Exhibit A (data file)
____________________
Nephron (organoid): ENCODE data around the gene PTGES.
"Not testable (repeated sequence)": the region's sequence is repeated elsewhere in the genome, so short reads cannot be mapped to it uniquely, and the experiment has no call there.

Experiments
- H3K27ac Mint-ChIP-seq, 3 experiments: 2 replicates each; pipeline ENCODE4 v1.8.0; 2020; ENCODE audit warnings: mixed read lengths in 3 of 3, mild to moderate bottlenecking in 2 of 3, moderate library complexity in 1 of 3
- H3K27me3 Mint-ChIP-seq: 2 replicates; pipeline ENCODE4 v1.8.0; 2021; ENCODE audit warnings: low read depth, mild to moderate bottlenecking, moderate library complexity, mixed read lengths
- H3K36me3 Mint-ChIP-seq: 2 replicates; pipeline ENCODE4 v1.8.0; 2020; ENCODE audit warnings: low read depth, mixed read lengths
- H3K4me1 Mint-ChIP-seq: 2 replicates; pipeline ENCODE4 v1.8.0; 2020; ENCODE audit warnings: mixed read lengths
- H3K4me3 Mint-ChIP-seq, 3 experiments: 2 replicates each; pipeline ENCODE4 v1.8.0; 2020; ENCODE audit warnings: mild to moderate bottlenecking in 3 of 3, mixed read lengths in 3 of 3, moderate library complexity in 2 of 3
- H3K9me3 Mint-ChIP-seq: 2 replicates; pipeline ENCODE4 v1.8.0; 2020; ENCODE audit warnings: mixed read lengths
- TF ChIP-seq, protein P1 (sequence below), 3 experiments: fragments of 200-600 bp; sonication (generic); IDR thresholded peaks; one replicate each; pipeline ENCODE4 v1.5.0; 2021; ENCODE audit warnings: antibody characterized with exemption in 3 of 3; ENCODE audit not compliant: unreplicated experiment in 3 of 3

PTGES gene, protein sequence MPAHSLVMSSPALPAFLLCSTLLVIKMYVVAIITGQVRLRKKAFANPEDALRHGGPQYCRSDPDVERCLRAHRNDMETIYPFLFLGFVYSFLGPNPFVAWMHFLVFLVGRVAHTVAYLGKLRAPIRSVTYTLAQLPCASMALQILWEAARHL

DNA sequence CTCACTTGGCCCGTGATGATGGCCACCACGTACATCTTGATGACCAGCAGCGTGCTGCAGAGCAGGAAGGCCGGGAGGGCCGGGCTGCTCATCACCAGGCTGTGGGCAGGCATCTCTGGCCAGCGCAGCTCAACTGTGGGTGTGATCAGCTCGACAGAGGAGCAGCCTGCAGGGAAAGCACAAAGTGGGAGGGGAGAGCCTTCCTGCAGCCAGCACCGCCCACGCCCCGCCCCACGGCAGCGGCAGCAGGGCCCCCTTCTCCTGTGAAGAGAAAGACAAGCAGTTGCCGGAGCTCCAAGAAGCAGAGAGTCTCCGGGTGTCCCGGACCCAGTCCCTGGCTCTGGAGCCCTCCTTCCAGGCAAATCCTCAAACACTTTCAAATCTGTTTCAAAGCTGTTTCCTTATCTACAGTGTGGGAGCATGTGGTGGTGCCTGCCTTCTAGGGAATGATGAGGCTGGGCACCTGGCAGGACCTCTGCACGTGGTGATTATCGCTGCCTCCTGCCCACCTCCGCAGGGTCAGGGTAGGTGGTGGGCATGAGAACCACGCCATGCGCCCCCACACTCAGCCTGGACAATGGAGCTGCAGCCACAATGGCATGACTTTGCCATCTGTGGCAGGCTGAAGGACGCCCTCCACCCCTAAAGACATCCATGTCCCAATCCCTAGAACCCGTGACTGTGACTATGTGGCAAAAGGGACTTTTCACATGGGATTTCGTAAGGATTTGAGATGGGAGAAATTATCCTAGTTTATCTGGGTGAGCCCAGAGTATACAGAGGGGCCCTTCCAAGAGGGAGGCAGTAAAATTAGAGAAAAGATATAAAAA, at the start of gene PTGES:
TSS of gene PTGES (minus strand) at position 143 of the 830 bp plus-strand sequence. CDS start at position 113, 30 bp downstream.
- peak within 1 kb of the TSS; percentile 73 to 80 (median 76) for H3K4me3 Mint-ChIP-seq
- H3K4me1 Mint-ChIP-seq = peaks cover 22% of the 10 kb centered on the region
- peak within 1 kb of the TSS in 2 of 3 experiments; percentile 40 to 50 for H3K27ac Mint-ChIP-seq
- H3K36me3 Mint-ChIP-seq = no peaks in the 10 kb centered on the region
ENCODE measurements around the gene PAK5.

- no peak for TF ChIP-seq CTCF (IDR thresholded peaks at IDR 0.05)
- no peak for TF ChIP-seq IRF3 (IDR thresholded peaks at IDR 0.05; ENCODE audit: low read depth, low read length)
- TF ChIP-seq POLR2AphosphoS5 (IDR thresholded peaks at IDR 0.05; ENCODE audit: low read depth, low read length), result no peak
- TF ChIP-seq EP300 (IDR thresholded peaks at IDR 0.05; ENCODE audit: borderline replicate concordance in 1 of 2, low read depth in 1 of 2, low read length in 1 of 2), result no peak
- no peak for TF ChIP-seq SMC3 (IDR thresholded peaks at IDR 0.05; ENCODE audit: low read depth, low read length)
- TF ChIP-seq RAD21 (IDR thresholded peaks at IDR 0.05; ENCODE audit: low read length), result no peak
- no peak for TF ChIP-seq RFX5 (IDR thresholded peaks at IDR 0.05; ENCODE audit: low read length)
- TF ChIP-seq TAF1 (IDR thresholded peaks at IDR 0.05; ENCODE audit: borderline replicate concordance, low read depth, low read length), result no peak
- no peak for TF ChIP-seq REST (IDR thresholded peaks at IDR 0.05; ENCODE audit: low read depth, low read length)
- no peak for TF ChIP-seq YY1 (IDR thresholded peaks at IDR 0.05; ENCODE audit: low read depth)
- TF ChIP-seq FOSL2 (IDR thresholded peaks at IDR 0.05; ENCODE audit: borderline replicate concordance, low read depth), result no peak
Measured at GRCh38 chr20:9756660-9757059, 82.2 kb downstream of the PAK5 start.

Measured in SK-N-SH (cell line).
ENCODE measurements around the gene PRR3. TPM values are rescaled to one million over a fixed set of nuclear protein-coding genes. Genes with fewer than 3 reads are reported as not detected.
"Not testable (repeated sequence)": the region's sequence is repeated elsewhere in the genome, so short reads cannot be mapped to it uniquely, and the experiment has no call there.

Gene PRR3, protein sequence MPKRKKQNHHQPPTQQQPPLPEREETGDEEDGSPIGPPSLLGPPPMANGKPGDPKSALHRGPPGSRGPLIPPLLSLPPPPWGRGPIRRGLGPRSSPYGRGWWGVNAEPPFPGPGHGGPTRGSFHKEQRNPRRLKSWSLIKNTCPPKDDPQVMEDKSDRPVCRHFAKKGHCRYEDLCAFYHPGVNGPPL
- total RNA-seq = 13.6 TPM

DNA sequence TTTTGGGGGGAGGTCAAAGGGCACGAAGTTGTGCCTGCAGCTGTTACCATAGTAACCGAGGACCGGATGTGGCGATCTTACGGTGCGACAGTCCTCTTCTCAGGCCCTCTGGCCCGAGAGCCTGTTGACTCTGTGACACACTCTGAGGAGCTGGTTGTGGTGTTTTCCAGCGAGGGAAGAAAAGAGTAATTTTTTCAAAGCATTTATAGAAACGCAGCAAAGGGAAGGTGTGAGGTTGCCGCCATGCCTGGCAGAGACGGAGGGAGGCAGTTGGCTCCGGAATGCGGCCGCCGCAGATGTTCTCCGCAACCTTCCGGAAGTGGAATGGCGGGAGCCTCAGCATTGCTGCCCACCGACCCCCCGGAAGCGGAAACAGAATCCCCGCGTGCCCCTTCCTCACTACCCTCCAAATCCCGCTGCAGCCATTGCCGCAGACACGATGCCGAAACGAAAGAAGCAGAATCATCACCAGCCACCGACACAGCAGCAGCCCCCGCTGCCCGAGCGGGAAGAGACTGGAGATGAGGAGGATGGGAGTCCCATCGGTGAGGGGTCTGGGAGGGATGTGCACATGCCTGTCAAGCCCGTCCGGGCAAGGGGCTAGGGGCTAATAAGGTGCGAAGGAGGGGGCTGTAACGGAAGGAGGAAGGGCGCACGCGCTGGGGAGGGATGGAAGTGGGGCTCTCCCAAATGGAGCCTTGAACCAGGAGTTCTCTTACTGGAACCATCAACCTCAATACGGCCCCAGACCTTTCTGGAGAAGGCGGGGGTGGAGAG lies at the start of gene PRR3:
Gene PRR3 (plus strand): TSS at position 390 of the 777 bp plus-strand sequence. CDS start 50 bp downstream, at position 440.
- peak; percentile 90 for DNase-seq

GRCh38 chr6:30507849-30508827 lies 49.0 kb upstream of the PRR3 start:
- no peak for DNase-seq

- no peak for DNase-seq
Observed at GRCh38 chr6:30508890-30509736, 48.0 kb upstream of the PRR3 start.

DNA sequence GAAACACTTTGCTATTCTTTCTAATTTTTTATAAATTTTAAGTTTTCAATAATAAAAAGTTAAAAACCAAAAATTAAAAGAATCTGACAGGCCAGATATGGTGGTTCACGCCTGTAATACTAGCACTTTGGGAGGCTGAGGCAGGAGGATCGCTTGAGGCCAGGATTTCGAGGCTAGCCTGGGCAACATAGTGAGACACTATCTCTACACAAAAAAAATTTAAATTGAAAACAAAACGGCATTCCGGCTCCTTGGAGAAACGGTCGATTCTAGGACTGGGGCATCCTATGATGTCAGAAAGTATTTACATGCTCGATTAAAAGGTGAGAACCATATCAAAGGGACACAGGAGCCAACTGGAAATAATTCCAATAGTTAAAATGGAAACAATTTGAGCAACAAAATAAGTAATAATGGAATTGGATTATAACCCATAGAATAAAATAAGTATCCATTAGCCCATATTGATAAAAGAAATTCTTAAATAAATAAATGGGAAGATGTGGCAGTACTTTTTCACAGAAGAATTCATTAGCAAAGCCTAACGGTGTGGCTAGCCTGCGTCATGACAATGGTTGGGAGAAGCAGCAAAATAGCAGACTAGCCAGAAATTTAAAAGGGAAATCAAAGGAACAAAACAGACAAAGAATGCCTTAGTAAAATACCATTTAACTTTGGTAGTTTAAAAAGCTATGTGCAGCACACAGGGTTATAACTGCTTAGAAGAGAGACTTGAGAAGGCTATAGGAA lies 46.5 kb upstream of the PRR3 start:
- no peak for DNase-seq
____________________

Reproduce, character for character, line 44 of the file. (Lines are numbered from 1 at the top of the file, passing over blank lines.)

- no peak for DNase-seq